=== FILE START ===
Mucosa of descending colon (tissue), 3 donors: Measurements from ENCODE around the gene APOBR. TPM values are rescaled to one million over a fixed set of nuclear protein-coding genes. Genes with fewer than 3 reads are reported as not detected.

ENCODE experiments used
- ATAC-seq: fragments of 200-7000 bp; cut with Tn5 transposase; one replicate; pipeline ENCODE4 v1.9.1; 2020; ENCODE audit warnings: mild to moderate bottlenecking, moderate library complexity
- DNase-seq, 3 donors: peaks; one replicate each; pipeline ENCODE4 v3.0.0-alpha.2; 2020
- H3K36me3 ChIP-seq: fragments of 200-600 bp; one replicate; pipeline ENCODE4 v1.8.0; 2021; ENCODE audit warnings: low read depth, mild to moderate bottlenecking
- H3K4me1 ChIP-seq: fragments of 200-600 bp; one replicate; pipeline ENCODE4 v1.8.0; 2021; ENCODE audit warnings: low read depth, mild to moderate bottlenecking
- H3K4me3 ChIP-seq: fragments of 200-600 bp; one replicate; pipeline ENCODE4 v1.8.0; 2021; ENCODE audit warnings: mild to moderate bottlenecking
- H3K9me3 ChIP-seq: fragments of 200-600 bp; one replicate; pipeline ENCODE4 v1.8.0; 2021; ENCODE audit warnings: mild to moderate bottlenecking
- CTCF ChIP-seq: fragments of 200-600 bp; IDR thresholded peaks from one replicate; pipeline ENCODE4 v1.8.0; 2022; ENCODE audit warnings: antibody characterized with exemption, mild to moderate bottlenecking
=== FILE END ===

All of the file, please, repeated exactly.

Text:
Mucosa of descending colon (tissue), 3 donors: Measurements from ENCODE around the gene APOBR. TPM values are rescaled to one million over a fixed set of nuclear protein-coding genes. Genes with fewer than 3 reads are reported as not detected.

ENCODE experiments used
- ATAC-seq: fragments of 200-7000 bp; cut with Tn5 transposase; one replicate; pipeline ENCODE4 v1.9.1; 2020; ENCODE audit warnings: mild to moderate bottlenecking, moderate library complexity
- DNase-seq, 3 donors: peaks; one replicate each; pipeline ENCODE4 v3.0.0-alpha.2; 2020
- H3K36me3 ChIP-seq: fragments of 200-600 bp; one replicate; pipeline ENCODE4 v1.8.0; 2021; ENCODE audit warnings: low read depth, mild to moderate bottlenecking
- H3K4me1 ChIP-seq: fragments of 200-600 bp; one replicate; pipeline ENCODE4 v1.8.0; 2021; ENCODE audit warnings: low read depth, mild to moderate bottlenecking
- H3K4me3 ChIP-seq: fragments of 200-600 bp; one replicate; pipeline ENCODE4 v1.8.0; 2021; ENCODE audit warnings: mild to moderate bottlenecking
- H3K9me3 ChIP-seq: fragments of 200-600 bp; one replicate; pipeline ENCODE4 v1.8.0; 2021; ENCODE audit warnings: mild to moderate bottlenecking
- CTCF ChIP-seq: fragments of 200-600 bp; IDR thresholded peaks from one replicate; pipeline ENCODE4 v1.8.0; 2022; ENCODE audit warnings: antibody characterized with exemption, mild to moderate bottlenecking